Ryan Lougheed working to bring blue light cystoscopy to Sudbury

A fateful trip to his cottage changed Ryan Lougheed's life forever.

Group has been pushing to acquire rare blue light cystoscopy

Ryan Lougheed has been helping to raise awareness of bladder cancer in Sudbury. (Markus Schwabe/CBC)

Ryan Lougheed of Sudbury went to the bathroom a couple years ago, and it changed his life.

There was blood in the bowl.

"I was up at my cottage and I was working on a shed and had to go to the washroom," Lougheed said. "There was a little bit of complications with it, which was abnormal so later on that evening I went to the washroom and I saw blood in my urine and immediately called the doctor."

Doctors soon after diagnosed Ryan with bladder cancer, and he's been fighting it ever since.

"It was surreal," he said. "I didn't really know what was happening. And I decided that I could take this battle on my own hands and go forward from there."

"But all kinds of weird thoughts, like I'm going to die, what is my wife going to do? It's a tornado of thoughts inside your head."

Ryan Lougheed (middle) has been partnering with community groups to raise money for blue light cystocscopy. (Submitted by Ryan Lougheed)

After an initial round of treatment, Lougheed also heard about a specialized tool to detect bladder cancer.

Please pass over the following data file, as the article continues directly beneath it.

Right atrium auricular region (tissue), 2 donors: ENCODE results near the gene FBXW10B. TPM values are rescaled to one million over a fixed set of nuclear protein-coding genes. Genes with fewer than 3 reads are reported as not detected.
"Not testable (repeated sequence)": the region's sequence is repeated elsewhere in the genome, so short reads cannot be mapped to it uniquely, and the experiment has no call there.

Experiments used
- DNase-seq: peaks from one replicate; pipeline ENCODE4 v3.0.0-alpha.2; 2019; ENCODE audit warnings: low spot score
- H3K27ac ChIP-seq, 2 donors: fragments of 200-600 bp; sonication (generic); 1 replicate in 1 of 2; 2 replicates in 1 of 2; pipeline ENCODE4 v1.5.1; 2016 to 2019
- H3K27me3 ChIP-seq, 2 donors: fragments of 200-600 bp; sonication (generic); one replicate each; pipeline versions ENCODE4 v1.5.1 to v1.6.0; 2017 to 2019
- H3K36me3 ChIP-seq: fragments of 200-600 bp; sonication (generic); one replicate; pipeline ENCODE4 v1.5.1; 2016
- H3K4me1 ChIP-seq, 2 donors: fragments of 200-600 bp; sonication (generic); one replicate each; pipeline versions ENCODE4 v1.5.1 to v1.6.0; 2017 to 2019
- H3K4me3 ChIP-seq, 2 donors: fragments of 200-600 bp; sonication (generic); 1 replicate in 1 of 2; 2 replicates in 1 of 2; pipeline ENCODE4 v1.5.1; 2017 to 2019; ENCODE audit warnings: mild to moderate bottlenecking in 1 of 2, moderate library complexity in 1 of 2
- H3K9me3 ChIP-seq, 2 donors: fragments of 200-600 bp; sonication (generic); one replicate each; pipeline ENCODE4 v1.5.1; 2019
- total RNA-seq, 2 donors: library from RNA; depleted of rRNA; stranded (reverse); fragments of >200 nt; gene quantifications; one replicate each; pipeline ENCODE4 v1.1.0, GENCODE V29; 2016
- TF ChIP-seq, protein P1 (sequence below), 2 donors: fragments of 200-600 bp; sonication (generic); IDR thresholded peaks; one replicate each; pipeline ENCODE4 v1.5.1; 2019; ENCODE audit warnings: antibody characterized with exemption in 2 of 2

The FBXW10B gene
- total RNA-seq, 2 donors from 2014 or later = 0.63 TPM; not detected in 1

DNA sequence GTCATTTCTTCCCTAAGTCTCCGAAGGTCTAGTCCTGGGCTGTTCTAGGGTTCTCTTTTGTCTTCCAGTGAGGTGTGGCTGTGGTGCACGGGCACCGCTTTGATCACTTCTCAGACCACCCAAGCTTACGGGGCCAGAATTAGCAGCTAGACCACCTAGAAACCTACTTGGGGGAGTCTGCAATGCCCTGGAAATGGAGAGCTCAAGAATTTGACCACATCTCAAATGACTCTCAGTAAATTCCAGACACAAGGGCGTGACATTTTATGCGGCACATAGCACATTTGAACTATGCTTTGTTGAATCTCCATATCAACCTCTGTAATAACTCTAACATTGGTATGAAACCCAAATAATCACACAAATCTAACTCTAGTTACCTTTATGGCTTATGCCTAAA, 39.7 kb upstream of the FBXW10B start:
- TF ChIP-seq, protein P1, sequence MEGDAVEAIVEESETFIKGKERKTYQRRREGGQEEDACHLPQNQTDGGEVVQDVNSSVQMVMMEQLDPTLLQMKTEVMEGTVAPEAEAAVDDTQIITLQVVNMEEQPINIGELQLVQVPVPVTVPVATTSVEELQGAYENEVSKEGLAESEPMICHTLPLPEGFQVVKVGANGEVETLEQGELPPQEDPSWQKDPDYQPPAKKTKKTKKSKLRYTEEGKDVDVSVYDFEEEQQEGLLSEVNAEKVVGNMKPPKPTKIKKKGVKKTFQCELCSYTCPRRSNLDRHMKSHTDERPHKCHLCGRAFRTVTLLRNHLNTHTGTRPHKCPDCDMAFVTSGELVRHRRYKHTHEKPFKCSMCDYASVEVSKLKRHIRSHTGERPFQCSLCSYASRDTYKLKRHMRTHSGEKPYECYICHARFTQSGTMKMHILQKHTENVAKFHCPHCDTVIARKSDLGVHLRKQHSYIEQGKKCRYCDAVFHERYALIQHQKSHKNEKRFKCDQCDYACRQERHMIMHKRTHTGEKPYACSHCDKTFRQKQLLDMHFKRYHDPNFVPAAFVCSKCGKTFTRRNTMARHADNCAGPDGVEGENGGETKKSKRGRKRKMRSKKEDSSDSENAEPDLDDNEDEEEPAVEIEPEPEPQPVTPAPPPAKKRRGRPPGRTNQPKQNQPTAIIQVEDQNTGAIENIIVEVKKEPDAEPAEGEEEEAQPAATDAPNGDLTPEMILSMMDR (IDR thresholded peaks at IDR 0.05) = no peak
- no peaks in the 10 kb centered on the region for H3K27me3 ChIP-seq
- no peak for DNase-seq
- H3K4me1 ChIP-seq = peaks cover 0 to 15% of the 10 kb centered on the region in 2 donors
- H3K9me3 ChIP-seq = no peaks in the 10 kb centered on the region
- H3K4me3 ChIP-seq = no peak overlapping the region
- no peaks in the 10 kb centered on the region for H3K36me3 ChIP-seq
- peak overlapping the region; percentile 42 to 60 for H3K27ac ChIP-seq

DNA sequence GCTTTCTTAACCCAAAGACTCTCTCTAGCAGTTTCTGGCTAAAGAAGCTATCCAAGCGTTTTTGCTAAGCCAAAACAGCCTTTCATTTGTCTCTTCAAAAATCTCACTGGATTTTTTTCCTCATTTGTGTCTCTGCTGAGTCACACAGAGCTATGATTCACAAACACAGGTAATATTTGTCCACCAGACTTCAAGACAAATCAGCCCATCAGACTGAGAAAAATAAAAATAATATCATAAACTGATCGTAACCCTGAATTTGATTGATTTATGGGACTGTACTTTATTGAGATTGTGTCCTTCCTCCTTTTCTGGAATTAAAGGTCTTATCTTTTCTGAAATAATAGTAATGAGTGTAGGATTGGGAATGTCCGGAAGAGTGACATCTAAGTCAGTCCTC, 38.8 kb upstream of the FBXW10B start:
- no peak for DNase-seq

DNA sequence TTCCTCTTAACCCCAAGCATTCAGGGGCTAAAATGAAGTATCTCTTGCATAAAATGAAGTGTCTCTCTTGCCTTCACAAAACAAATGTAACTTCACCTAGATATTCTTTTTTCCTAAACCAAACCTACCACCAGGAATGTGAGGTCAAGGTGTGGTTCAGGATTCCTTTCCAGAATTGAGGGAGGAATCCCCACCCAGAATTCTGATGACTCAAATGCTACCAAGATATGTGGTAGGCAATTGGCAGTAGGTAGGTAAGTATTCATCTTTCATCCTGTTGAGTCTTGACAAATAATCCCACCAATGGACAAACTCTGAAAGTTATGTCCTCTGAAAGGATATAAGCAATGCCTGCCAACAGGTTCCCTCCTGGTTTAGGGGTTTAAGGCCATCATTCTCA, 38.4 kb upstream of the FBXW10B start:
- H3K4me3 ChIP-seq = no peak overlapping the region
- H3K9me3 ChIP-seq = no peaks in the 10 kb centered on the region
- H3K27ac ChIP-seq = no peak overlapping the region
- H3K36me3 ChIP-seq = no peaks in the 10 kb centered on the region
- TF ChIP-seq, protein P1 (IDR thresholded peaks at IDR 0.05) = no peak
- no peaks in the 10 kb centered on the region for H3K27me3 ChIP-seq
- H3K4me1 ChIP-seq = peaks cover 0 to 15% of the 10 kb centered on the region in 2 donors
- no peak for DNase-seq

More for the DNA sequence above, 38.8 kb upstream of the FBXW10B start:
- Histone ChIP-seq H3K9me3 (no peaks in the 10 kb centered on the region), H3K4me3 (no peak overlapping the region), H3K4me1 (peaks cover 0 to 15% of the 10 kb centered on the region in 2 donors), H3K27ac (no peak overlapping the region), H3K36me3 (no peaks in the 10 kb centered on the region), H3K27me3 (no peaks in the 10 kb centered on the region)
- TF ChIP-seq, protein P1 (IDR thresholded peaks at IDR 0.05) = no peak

"I had a friend that had sent me an article from Maclean's magazine that had this special instrument specific to bladder cancer detection, as well as removal," he said. 

The tool is called blue light cystoscopy.

"I asked my doctor right away about it and he explained a little bit more about it with me and I decided at that point in time we need one of these in Sudbury."

The challenge for Lougheed, and for others with bladder cancer, is that Sudbury does not have such a tool. 

"They're fairly rare across Canada," Lougheed said. "It's something that's been approved by Health Canada for quite some time now probably three to five years. But there's probably only eight to 10 instruments across the country."

Lougheed decided he would help lead the charge to get one in the city, and to raise awareness of the disease. 

The campaign currently sits around $100,000, as it rolls into a fundraising weekend. Lougheed has teamed up with Ionic Engineering and the Northern Cancer Foundation for the Sudbury Fitness Challenge as they push to raise enough money for the new bladder cancer technology.

You can visit the Facebook page by clicking here.

Ryan Lougheed of Sudbury was diagnosed with bladder cancer in 2017. He's raising funds to help bring a diagnostic piece of equipment that would make it easier to detect and treat bladder cancer. He dropped by our studio to tell his story and talk about the benefits of having the new equipment at Health Sciences North in Sudbury. 8:14


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